In my role at CSC as Lead Global Mobility Architect, I am often asked to support or refute a team’s mobility development choices. I tend to avoid these discussions entirely by leveraging our reference architecture and focusing on RESTful based back ends built in flexible and “future proof” ways. That said, we still have to give some kind of direction so we have a checklist to think about when making the decision. During this process we attempt to hide our own personal bias and try to get the typically technology-focused team to put aside their own biases. It is kind of like trying to avoid religious discussions with highly religious family members…not easy.
One of the most important things to take into consideration when making mobile technology decisions is that no single factor can be considered independently and each team must decide which factors are most critical in making a decision. These include:
- Level of consumer experience required
- Desire to have a single, or as close to single code base as possible
- Number of discrete platforms that MUST be supported (Web, iOS, Android, etc.) and should they work the same on all platforms?
- Cost factors & development team core competencies
- Requirements to work in an intermittent network environment (i.e., offline access)
Coding For The “Best” User Experience
Mobile device users are using a device that has been explicitly built by the major OS/device vendors to behave and act a certain way. Most, if not all users have learned to use their devices and have downloaded and purchased applications that also act in this user-centric way. That said, most users also do not understand what it is about those applications that make them “feel right.” They also may not understand why a certain application doesn’t.
From a developer’s perspective, all development techniques can provide some level of support to meet these end user expectations. The OS/device vendors have created rich API eco-systems that perform a myriad of data driven functions and softer user interactions. Rich image blending, complex touch interfaces, visually appealing screen and action transitions are a few of the techniques that are expected for consumer-targeted solutions.
Some will argue that many enterprise applications, and some consumer applications may not need to meet this user expectation bar. A user rarely interacting with a specific application or using a rarely needed function may be more than happy using a generalized experience.
Consider a personal email experience. Using a web-like client is “fine” and, with a fast connection, may even be desired for a certain user base. On a slow connection, the message-to-message transition may begin to concern even the most accommodating user. Most major device/OS platforms contain native mail clients and most users are accustomed to those solutions. Sub-second message-to-message transitions are the expected norm. Moving to a 3 second message-to-message transition would be jarring to the experience.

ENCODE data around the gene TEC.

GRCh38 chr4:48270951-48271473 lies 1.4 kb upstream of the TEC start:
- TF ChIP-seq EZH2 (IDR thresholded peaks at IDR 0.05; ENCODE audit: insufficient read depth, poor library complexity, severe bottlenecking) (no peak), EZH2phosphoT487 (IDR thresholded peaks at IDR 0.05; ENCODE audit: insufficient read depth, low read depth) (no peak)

Using the same email example. What happens when new email is available? Does the user have to hit a refresh button and all the mail comes down, including the new email? Does the single email come down and slide into the right sort order position with slick animations? What about when the user is not running the application. How are they told about new emails? When they act on the notification do they still need to wait 3-5 seconds or is the data immediately available?
This most basic example – which remains arguably the killer app on your smartphone – shows just how end user needs and experiences should help determine the most appropriate development techniques.
In future blog posts I will dive into the other four factors.
This post is written by Michael Bonnette
Michael Bonnette is CSC’s Global Lead Mobility Architect. In that capacity, Michael defines CSC’s overall Mobility Technology roadmap and is responsible for its Mobility Reference Architecture and outreach to CSC’s Global 1000 customers.
Michael has spent over 20 years within the Mobility space working with some of the largest companies in the world to formulate and execute mobile solutions. For several years Michael started and ran one of the original Apple Newton ISV’s and subsequently was a leading technologist at Palm Computing from 2000-2008. While at Palm, Michael authored 2 patents and was the lead client architect for Treo smart phones and Palm organizer email solutions. Most recently, Michael was part of a healthcare mobile start-up focusing on best-in-class iOS and Android solutions targeted to doctors and nurses.
Michael received his BS in Computer Science and Print Industry Technology from RIT and his MBA from Boston University.